Families on TANF in South Carolina: Employment Assets and Liabilities. Employment Liabilities

10/01/2004

This section examines the prevalence of specific employment liabilities among the survey respondents who had been granted work exemptions or time limit extensions.
 
  • About three-fifths of the respondents with work exemptions reported health problems.

Of the respondents who had been granted a work exemption, 57% rated their health as fair or poor, and 63% had a chronic health condition (Figure VI-1). These percentages were much higher than for other respondents. Persons with a time limit extension were no more likely than persons without an extension to be in poor or fair health. In terms of specific chronic health conditions, respondents with work exemptions were most likely to mention high blood pressure, followed by arthritis, back problems, nerves/anxiety, asthma, and diabetes. Of the respondents with work exemptions, 24% stated that they were caring for an elderly, sick, or disabled family member or friend compared to 10-11% of other respondents.

Figure VI-1 - Health Status of Respondents, by Exemption/Extension Status

Source: Telephone surveys of 1,120 TANF recipients in South Carolina

  • Respondents with work exemptions were much more likely than other respondents to have a mental health problem and/or a learning disability.

Forty-four percent of the respondents who had been granted a work exemption could be classified as having a mental health problem compared to 29% of the respondents without an exemption or extension and 24% of respondents with a time limit extension (Appendix E Figure VI-a). In addition, 36% of the respondents with work exemptions were at risk for major depression compared to less than a quarter of other respondents. Twenty percent of the respondents who had been granted a work exemption showed signs of a possible learning disability compared to about 10% of other respondents.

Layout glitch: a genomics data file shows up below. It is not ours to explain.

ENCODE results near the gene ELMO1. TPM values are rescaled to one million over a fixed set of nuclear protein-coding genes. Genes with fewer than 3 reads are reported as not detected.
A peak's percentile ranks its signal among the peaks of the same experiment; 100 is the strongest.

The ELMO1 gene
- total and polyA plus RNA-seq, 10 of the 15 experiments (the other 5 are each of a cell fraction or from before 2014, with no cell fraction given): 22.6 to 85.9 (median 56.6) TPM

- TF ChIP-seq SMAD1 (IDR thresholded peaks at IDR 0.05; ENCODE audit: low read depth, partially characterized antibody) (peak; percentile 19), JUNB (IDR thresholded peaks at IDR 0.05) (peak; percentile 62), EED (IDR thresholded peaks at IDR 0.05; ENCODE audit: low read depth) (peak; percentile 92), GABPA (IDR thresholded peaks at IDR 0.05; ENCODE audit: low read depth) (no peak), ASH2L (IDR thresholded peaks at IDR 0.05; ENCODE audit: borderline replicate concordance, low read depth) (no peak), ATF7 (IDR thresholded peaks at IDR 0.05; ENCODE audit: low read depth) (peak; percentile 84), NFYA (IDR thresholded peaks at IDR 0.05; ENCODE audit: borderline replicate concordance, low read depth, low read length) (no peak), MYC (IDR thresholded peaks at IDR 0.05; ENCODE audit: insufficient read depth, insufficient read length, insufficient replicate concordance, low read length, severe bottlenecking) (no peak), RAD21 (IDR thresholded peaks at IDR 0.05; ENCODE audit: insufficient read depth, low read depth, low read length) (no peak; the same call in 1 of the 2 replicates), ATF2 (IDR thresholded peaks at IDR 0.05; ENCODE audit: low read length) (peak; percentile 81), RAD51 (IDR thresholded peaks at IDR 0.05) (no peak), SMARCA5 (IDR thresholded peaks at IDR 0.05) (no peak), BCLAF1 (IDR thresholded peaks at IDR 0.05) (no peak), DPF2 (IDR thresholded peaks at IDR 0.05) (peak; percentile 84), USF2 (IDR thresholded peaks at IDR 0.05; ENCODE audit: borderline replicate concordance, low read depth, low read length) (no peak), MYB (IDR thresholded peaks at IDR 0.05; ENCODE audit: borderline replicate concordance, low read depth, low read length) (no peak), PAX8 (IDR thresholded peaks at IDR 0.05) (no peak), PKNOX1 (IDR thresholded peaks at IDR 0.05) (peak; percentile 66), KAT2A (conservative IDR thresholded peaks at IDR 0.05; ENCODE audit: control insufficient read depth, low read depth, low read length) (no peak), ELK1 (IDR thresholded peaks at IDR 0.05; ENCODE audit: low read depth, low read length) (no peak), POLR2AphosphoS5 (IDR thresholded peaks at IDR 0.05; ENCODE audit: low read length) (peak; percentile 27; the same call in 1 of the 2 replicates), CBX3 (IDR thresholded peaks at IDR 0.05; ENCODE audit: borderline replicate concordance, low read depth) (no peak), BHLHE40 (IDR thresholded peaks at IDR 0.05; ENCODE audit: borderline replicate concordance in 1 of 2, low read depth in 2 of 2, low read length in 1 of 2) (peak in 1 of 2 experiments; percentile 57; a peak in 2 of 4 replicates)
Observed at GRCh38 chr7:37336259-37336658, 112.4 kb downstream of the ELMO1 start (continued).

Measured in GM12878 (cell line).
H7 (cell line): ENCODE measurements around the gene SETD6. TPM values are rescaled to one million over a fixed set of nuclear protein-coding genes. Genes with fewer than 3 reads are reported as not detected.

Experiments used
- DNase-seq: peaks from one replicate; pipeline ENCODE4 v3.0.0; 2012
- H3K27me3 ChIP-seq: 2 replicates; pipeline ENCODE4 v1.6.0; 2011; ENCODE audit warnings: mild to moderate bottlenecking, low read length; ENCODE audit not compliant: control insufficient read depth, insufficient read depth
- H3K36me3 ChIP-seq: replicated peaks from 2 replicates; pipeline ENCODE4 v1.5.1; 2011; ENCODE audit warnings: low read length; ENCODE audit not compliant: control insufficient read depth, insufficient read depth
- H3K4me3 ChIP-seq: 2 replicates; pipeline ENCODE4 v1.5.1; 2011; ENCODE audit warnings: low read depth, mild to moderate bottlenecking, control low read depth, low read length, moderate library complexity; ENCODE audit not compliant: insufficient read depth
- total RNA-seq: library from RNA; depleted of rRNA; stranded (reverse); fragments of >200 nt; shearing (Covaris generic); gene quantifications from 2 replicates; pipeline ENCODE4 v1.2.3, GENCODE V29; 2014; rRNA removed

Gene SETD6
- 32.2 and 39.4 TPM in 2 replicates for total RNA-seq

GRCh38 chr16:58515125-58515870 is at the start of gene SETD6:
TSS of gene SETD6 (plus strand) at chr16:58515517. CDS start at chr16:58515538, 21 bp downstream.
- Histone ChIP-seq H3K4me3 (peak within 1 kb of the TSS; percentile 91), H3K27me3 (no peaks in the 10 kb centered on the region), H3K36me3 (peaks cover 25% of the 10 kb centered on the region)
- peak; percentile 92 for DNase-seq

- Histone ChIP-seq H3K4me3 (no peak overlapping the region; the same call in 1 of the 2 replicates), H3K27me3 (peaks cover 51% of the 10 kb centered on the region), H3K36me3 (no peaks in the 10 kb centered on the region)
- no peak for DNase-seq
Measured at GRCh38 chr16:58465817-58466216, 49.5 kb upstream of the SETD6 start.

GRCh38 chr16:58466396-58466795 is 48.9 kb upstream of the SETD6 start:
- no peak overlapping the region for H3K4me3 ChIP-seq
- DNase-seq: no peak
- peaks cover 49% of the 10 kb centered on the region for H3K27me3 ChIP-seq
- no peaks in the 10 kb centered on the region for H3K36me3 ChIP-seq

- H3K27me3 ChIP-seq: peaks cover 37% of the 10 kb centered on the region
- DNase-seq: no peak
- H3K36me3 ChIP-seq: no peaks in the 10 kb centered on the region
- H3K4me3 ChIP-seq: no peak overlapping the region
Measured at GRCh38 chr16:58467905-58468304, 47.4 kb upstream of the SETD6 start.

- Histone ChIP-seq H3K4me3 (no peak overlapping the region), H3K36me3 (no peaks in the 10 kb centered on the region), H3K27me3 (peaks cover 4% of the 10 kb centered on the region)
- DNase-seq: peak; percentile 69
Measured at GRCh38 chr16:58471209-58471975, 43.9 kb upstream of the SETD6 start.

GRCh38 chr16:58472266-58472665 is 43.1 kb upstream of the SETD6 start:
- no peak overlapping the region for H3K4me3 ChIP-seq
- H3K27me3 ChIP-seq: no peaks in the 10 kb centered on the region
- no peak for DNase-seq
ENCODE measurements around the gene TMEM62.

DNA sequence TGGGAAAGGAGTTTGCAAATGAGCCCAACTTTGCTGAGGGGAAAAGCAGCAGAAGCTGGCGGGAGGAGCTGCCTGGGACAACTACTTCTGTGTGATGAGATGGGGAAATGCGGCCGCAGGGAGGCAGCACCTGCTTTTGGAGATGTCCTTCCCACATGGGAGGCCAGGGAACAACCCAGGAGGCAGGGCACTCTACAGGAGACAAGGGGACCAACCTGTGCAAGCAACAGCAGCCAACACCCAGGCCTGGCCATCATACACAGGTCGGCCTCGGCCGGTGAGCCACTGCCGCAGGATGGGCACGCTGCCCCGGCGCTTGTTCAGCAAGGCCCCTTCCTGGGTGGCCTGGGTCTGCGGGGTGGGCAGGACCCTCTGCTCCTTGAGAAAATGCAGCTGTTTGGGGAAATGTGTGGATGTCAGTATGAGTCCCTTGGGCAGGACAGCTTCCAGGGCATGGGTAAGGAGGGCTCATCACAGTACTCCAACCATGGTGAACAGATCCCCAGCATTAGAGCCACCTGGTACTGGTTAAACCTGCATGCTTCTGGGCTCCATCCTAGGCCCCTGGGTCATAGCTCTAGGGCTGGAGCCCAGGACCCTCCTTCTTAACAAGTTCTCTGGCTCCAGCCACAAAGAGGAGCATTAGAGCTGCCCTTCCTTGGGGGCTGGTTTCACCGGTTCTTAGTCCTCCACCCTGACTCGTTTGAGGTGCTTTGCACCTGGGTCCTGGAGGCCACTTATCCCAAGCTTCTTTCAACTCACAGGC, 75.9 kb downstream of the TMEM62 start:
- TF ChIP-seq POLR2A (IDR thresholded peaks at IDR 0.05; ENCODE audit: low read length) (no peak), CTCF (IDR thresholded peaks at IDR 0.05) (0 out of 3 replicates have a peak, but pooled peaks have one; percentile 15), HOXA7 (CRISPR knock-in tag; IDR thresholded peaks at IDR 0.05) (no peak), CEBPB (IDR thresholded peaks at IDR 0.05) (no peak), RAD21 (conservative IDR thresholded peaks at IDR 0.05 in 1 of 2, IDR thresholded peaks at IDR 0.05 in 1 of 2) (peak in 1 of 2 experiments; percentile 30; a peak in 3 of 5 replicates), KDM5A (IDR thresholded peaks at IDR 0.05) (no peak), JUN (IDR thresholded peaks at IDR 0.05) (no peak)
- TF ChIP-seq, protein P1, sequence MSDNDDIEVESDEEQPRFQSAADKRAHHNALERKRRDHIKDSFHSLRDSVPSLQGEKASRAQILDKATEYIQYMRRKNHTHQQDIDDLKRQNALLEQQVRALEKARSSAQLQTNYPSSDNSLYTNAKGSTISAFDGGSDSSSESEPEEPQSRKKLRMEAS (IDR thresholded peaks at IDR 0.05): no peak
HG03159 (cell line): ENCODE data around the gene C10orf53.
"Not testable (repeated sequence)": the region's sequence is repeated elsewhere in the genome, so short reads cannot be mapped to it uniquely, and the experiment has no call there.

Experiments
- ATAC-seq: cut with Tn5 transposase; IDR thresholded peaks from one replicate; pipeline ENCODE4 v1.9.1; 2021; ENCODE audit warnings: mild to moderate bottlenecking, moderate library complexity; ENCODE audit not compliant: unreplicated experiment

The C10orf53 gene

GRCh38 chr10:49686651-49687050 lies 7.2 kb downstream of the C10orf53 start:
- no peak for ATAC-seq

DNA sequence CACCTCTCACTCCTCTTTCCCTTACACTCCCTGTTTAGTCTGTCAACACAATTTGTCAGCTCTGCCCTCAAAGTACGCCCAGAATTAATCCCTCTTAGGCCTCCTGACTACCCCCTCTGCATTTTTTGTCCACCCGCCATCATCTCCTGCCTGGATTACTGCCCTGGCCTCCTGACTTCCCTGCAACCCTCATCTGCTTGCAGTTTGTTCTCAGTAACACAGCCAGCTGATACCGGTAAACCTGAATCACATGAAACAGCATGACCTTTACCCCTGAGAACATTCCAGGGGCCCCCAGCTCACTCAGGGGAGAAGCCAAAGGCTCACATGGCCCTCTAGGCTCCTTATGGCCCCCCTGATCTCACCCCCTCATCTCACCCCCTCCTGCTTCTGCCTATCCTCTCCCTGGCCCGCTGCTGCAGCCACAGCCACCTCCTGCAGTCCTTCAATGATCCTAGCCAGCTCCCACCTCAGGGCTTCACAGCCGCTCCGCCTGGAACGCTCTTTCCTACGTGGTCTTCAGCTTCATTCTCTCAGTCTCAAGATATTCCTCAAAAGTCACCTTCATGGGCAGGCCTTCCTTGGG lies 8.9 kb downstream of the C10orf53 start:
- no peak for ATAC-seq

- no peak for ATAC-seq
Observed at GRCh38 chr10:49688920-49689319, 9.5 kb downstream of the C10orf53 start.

• Logistical barriers, housing, and domestic violence were not major factors in the granting of work exemptions or time limit extensions.

Of the respondents with a work exemption, only 17% reported that child care problems had been a barrier to employment, education, or job training in the past year (Appendix E Figure VI-b). This compares to 30% of the respondents without a work exemption or time limit extension and 20% of those with a time limit extension. A similar overall pattern was found in the percentage of respondents who reported transportation problems that had been a barrier to employment, education, or training in the past year. This may be due to the fact that they were exempted from seeking work, and therefore had less need for support services.

Appendix E Figure VI-c shows that more respondents mandated to work had neighborhood problems than clients in the other two strata. Respondents with work exemptions were no more likely than other respondents to have been recent victims of domestic violence43, suggesting that domestic violence was not related to the granting of work exemptions to TANF recipients in South Carolina.

43 Twelve percent of the respondents with work exemptions had been the victims of physical domestic violence in the past year, compared to 23% of the respondents who had not been granted work exemptions or time limit extensions, and 19% of the respondents with a time limit extension (data not shown).

 

View full report

Preview
Download

"emp-assets-liab-223E.pdf" (pdf, 977.84Kb)

Note: Documents in PDF format require the Adobe Acrobat Reader®. If you experience problems with PDF documents, please download the latest version of the Reader®